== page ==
Fall 2015 Issue

Blast-Off for Science Education

Building model rockets seems like the sort of project you’d find in a typical science class, right? Not exactly.

A course called The Sciences gives future educators hands-on experience engaging young learners in the study of biology, chemistry, earth and space science, and physics. The course is specifically designed for early childhood education majors who are required to have a broad base of scientific knowledge and skills for state certification.

“There are really three reasons we include building and launching model rockets early in the course,” says David McLaughlin, assistant professor of education. “One is that this activity fits nicely with our study of forces, motion and energy. The rockets are one of several examples of turning abstract concepts into engaging and concrete experiences. The model rockets also facilitate the integration of mathematics and engineering into the study of science as students consider how various design elements can influence the distance, time and direction of a rocket’s flight. So this activity provides some emphasis on the various STEM [science, technology, engineering, mathematics] fields and how they complement one another.”

In addition to building model rockets in class, some of the students attended Susquehanna’s Saturday Science enrichment program for local elementary and middle school students, which also includes building and launching model rockets. Facilitated by Professor of Biology Jack Holt and Associate Professor of Earth and Environmental Sciences Jennifer Elick, the program provides preservice teacher candidates with opportunities to work with local children and their parents on various science activities.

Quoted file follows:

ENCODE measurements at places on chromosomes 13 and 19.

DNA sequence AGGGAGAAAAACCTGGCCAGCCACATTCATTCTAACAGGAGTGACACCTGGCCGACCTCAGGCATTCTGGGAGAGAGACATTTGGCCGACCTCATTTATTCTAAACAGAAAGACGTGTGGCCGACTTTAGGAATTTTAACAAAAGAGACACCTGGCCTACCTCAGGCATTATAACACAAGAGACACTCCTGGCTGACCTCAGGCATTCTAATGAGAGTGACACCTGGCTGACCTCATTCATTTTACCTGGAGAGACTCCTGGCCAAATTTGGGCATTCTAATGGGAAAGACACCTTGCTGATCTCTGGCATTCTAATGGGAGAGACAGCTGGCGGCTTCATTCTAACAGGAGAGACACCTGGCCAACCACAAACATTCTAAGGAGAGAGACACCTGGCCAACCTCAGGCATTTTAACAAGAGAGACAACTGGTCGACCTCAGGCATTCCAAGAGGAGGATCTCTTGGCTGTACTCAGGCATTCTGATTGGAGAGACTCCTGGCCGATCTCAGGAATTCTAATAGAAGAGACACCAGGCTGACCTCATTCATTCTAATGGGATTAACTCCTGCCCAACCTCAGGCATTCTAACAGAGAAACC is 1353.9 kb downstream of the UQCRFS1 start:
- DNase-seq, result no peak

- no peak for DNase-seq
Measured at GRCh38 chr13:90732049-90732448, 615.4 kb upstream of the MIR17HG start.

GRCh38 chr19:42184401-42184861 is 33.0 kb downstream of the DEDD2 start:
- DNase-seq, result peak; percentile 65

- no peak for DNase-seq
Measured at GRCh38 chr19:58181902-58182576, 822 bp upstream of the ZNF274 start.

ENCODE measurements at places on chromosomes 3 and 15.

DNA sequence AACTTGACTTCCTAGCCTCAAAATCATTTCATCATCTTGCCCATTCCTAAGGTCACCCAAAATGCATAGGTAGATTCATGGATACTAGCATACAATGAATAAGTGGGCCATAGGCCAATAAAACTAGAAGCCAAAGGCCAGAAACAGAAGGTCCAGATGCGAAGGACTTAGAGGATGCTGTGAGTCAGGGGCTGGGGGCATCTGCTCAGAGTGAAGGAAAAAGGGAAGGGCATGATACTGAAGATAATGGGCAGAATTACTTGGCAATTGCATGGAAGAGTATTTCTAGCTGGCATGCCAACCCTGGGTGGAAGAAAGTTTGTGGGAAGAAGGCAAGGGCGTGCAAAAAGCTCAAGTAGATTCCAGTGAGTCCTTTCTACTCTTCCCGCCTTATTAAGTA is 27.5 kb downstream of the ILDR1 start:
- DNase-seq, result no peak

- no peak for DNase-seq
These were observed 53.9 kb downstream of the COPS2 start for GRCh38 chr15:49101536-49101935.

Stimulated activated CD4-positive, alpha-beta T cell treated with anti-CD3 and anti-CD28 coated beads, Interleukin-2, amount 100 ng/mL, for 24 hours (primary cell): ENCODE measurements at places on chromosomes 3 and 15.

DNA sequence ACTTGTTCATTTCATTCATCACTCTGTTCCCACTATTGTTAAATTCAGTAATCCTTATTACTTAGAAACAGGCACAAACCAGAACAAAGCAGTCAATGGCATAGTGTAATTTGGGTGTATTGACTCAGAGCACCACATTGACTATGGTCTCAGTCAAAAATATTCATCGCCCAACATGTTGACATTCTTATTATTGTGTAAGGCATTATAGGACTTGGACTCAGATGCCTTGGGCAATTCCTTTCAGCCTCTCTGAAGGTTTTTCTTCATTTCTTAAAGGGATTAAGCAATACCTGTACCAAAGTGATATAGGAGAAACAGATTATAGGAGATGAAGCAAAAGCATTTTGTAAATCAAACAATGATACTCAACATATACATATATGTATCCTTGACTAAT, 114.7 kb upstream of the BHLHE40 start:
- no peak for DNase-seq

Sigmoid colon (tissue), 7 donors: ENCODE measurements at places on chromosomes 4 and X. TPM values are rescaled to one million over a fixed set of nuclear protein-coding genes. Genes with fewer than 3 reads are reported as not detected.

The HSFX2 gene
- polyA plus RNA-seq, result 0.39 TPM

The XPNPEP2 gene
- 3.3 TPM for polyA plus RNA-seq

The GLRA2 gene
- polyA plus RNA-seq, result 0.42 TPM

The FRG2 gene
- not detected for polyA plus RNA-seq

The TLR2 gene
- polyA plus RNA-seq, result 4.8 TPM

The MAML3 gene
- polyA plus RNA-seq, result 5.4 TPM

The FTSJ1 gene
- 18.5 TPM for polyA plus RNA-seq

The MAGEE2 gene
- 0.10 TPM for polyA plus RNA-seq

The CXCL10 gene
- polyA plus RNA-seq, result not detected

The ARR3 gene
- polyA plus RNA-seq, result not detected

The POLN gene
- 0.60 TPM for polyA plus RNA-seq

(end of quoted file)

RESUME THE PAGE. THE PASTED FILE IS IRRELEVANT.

“By practicing the rocket build and launch in class, my students are better able to support families in completing the same task at Saturday Science,” McLaughlin says.

Allendale, N.J., native Nicole Fallon ’17, who is currently enrolled in the class, says the hands-on activities are sure to improve her ability to someday teach “the sciences” to children. “It gets us involved and helps us develop ways to incorporate lessons into the activities we’ll undertake in our future classrooms,” she said.

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